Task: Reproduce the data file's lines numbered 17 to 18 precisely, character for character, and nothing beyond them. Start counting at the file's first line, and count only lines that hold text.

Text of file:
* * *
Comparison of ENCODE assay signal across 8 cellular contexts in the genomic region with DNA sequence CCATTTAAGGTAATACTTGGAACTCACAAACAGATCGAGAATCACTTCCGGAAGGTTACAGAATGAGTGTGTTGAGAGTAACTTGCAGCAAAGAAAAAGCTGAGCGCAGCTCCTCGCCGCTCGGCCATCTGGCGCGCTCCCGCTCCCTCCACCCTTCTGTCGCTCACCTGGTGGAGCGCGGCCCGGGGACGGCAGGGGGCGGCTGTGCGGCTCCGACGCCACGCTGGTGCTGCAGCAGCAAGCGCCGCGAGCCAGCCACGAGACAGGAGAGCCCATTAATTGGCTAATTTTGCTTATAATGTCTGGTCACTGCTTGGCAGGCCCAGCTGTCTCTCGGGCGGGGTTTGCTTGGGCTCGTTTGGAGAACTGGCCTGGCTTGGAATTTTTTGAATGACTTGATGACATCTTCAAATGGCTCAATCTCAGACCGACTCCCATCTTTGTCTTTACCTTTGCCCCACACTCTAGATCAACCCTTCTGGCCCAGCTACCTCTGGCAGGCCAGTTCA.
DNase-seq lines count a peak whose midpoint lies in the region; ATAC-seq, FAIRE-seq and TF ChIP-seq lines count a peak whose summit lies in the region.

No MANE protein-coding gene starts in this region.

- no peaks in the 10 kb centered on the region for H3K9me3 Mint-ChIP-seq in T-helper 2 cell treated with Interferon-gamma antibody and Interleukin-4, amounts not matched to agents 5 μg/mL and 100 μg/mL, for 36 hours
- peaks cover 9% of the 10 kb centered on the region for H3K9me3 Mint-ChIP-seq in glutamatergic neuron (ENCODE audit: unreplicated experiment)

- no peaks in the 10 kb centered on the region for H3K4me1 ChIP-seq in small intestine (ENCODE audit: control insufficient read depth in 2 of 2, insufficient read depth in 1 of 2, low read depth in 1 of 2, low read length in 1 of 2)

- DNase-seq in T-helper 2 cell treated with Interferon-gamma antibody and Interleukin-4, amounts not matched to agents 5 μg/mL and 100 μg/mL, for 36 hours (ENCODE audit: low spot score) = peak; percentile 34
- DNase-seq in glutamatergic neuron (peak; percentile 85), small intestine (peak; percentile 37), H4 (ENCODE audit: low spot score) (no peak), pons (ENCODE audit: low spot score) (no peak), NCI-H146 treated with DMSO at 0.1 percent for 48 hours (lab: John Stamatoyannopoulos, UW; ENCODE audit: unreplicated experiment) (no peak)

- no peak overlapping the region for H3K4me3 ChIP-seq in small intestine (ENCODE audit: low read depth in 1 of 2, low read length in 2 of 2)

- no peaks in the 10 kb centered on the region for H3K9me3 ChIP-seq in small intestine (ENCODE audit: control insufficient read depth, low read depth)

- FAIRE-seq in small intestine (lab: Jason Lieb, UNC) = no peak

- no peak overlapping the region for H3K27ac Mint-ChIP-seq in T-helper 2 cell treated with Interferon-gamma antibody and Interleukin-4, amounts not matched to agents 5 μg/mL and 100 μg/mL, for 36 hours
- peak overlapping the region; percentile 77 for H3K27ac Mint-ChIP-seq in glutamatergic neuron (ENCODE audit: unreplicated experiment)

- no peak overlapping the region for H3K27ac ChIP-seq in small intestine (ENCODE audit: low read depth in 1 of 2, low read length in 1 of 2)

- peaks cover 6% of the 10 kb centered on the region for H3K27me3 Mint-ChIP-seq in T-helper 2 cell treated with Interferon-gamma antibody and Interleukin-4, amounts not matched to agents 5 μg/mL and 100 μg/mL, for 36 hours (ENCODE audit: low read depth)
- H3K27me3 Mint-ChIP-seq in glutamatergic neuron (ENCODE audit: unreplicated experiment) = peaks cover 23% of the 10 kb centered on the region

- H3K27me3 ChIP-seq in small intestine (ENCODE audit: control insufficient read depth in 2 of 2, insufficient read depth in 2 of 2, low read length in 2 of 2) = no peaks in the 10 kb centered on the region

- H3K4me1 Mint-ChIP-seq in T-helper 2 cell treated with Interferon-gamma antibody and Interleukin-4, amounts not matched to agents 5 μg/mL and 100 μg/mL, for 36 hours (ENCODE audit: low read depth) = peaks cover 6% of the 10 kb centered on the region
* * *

- H3K27me3 ChIP-seq in small intestine (ENCODE audit: control insufficient read depth in 2 of 2, insufficient read depth in 2 of 2, low read length in 2 of 2) = no peaks in the 10 kb centered on the region

- H3K4me1 Mint-ChIP-seq in T-helper 2 cell treated with Interferon-gamma antibody and Interleukin-4, amounts not matched to agents 5 μg/mL and 100 μg/mL, for 36 hours (ENCODE audit: low read depth) = peaks cover 6% of the 10 kb centered on the region